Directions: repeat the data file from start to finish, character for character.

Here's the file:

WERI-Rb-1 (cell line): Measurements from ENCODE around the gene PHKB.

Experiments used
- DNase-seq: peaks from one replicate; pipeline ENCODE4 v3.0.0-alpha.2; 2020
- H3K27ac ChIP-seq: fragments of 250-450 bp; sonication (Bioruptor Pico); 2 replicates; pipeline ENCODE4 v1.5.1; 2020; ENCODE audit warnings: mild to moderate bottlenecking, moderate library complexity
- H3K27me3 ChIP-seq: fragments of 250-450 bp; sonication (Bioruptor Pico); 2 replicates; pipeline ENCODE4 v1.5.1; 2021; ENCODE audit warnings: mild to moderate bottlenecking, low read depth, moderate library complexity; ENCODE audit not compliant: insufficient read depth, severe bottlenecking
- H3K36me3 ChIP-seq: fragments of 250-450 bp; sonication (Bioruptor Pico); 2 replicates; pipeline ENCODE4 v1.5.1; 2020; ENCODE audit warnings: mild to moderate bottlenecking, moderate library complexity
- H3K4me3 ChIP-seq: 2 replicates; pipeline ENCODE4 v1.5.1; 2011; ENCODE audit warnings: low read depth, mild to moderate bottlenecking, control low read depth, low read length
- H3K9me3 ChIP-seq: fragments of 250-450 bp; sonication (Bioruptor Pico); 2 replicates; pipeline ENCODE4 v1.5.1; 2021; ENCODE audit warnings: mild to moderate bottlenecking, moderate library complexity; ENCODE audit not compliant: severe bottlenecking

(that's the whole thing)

WERI-Rb-1 (cell line): Measurements from ENCODE around the gene PHKB.

Experiments used
- DNase-seq: peaks from one replicate; pipeline ENCODE4 v3.0.0-alpha.2; 2020
- H3K27ac ChIP-seq: fragments of 250-450 bp; sonication (Bioruptor Pico); 2 replicates; pipeline ENCODE4 v1.5.1; 2020; ENCODE audit warnings: mild to moderate bottlenecking, moderate library complexity
- H3K27me3 ChIP-seq: fragments of 250-450 bp; sonication (Bioruptor Pico); 2 replicates; pipeline ENCODE4 v1.5.1; 2021; ENCODE audit warnings: mild to moderate bottlenecking, low read depth, moderate library complexity; ENCODE audit not compliant: insufficient read depth, severe bottlenecking
- H3K36me3 ChIP-seq: fragments of 250-450 bp; sonication (Bioruptor Pico); 2 replicates; pipeline ENCODE4 v1.5.1; 2020; ENCODE audit warnings: mild to moderate bottlenecking, moderate library complexity
- H3K4me3 ChIP-seq: 2 replicates; pipeline ENCODE4 v1.5.1; 2011; ENCODE audit warnings: low read depth, mild to moderate bottlenecking, control low read depth, low read length
- H3K9me3 ChIP-seq: fragments of 250-450 bp; sonication (Bioruptor Pico); 2 replicates; pipeline ENCODE4 v1.5.1; 2021; ENCODE audit warnings: mild to moderate bottlenecking, moderate library complexity; ENCODE audit not compliant: severe bottlenecking